Let my conscience and morals be our guide. I was in one session on writer impostordom (all writers, to some extent and at certain times, feel they don't belong in the writer community). We compare ourselves with the most accomplished top 1% and convince ourselves, at least momentarily, that we are impostors. I went to a session on impostordom with a panel of four women of color. They spent almost all the time talking about their struggles and challenges to succeed as women and minorities, but little time talking about the subject of the session itself. When asked if male writers may suffer from impostordom to the same degree, the panel was inclined to discount such struggles from the 'privileged'. Now I'm still melding into this diverse creatives community, but I was not ok with that response. So I tactfully challenged the lead panelist that they should invite a guy to join the panel next time to help bring that perspective and perhaps help flesh out the different experiences across gender. But the panelist became defensive and felt I'd missed the point. I was proud to get my voice in the room and left the session with my head held high. The takeaway I had was that even diversity is through the eyes of the beholder!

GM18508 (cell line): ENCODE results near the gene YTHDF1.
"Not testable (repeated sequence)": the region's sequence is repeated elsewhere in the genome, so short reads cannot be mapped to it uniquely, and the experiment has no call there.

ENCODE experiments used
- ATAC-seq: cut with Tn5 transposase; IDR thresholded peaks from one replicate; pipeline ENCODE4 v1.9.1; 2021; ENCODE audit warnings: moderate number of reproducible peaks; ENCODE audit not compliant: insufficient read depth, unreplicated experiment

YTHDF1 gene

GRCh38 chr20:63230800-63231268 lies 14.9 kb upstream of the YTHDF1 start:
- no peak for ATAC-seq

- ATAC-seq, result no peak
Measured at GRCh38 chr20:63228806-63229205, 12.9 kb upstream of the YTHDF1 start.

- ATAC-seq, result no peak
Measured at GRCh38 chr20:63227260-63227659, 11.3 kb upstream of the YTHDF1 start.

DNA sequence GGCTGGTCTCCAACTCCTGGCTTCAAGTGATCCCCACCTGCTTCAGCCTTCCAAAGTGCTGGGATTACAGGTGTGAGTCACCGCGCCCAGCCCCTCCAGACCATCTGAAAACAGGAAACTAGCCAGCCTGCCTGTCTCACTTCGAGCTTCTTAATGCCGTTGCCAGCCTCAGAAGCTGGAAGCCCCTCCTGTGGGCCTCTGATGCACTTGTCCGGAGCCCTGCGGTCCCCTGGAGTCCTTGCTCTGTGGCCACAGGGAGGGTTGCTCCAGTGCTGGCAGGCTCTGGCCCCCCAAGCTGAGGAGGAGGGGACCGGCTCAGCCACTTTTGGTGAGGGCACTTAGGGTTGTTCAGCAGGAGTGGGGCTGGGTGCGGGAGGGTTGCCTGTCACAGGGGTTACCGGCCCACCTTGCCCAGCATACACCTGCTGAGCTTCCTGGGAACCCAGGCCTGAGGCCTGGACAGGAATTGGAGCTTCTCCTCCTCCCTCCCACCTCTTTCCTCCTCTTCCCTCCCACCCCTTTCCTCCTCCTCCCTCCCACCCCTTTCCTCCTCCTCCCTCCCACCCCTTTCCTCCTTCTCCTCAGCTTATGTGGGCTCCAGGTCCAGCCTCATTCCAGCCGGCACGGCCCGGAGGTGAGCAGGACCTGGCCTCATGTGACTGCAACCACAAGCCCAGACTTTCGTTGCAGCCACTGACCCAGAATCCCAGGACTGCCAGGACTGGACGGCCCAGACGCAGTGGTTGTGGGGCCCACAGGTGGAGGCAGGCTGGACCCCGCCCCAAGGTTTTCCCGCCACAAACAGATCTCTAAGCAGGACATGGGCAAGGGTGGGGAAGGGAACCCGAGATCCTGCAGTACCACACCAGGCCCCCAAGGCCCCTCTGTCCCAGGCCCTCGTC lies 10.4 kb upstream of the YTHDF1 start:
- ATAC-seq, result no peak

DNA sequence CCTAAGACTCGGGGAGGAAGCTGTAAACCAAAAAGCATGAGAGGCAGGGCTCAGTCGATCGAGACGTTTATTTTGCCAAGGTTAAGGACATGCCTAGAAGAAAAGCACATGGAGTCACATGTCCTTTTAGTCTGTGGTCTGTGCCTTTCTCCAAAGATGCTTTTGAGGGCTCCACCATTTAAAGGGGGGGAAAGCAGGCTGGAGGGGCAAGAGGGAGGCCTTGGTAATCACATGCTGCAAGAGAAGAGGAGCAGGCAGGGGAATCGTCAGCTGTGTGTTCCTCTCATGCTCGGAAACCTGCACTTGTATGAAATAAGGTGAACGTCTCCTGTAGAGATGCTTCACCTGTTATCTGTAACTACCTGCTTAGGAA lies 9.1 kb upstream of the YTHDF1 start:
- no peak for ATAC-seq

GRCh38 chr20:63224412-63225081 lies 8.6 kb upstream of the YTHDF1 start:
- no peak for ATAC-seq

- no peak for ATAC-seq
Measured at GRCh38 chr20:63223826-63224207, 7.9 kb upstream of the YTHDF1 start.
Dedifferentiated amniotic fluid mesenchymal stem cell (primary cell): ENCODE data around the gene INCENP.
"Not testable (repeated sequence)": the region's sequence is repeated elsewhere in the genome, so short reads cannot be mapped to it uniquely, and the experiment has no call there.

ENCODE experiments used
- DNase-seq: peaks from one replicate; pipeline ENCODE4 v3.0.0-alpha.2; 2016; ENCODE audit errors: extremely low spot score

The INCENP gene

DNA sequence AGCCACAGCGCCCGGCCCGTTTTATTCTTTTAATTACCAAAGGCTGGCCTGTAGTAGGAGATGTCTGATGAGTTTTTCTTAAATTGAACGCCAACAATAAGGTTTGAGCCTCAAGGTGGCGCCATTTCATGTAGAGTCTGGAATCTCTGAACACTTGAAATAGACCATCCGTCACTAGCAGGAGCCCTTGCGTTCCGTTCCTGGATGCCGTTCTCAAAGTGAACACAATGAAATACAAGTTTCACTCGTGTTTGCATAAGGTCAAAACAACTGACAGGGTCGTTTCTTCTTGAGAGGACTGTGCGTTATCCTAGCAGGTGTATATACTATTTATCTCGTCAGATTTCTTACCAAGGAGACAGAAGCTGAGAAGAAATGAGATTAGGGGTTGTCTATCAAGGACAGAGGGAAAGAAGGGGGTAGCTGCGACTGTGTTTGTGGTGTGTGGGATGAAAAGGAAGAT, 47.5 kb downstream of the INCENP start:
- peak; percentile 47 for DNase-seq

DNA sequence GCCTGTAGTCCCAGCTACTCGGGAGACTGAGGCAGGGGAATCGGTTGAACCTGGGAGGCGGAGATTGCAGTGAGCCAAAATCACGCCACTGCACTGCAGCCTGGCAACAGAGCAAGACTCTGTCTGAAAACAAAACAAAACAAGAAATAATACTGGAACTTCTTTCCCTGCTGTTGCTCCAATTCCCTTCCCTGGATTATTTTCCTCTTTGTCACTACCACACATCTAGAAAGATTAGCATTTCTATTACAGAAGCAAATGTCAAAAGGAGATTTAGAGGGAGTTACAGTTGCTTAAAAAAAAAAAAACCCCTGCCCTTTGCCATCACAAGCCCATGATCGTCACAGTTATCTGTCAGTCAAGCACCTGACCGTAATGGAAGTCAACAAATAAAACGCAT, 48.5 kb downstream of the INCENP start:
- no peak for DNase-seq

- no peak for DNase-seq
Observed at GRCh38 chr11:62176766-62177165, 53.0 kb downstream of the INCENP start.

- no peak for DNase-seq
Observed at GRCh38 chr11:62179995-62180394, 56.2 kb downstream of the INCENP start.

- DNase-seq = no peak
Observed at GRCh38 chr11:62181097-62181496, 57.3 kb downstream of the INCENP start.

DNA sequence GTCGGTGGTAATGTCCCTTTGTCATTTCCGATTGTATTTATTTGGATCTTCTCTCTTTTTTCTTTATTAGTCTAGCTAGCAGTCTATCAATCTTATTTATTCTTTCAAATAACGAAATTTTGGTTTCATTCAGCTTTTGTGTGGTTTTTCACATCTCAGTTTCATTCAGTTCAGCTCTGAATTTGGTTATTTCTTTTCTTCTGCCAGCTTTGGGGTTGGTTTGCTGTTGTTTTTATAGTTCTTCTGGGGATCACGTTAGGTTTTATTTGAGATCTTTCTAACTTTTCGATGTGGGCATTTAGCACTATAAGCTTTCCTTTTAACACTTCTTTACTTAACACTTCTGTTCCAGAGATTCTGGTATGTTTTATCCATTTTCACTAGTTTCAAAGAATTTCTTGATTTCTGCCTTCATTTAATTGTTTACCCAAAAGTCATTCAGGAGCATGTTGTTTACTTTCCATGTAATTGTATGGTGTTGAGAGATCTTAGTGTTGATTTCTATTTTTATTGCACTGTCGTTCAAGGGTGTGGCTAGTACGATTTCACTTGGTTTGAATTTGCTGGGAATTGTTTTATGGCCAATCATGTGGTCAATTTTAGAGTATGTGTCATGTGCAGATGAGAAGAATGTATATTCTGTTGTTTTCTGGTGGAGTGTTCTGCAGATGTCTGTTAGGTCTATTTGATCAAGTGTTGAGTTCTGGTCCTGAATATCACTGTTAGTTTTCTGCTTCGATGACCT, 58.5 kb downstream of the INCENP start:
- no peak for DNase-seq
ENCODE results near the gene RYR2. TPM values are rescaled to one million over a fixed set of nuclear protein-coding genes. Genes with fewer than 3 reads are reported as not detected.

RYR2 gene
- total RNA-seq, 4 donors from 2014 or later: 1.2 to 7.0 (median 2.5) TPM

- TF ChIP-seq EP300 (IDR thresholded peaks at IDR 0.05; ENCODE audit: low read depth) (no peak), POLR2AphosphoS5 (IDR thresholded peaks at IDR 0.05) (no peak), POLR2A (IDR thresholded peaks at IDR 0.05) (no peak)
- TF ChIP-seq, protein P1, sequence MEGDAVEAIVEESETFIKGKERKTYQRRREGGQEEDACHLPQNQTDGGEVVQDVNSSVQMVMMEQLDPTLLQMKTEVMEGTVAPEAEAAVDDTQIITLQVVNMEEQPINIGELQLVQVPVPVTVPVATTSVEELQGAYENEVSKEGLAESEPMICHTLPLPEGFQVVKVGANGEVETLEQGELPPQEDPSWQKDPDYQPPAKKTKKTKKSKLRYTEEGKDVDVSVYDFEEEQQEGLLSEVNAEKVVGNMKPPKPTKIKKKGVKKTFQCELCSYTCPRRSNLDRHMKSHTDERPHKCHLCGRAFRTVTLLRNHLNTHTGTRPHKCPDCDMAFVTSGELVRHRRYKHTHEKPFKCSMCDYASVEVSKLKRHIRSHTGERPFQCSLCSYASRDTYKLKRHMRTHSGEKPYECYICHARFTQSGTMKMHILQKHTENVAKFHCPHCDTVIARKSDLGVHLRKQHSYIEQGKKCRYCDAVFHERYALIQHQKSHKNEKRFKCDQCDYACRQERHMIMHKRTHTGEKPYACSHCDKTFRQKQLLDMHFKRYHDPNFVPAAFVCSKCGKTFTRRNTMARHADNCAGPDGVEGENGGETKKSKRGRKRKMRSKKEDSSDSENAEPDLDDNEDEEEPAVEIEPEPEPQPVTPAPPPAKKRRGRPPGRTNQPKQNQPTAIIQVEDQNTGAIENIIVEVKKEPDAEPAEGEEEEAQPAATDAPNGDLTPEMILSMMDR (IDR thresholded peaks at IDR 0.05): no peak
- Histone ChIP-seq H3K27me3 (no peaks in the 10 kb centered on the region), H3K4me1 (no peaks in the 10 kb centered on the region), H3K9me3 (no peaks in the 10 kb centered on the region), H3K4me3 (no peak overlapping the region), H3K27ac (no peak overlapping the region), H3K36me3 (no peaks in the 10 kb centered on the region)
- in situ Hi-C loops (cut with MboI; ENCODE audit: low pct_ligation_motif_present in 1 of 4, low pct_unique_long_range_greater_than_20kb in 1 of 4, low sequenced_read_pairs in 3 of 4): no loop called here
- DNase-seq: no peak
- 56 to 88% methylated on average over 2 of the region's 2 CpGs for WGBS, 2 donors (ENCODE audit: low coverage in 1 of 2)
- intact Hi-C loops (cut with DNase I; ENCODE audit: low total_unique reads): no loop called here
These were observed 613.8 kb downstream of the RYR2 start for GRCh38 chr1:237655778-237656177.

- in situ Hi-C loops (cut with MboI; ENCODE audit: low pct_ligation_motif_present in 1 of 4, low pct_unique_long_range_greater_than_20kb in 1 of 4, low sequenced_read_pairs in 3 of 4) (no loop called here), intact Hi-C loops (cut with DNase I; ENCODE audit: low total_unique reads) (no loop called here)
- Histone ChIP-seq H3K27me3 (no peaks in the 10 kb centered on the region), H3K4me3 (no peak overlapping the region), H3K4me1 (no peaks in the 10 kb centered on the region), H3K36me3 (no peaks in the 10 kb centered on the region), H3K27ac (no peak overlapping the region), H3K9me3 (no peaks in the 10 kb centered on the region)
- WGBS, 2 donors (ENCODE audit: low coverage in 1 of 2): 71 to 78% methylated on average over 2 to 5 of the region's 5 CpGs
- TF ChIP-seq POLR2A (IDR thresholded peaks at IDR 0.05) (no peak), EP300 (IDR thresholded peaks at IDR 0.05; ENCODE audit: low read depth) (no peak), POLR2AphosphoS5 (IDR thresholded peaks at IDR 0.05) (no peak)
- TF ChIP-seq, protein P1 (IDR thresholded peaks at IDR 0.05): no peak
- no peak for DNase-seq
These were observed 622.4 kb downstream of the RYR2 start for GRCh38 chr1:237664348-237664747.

Before the conference began, my lovely extroverted sister and husband sent me some very kind words of encouragement that included a suggestion to "talk to everyone" because you never know who you will meet or what you will learn. The person I don't talk to could be the next big contact or inspiration. I fully appreciate and understand that perspective. Most extroverts live by that mantra. See our guest blog from an extrovert's perspective for more insights.
But, respectfully, I'm learning about myself and embracing my strengths. I know from my past corporate life where I forced myself to network well beyond my means let alone my comfort zone, that it was just not sustainable. I would always eventually break - drinking, overeating, and bearing the psychosomatic scars to prove it.
While I have no doubts I'd meet more valuable contacts and sell more books with an extrovert's approach, it is so much more important for me to embrace my own introversion which has enabled me to write an introspective book that may help others in need. I am challenging myself every day to be my best self...on my own terms.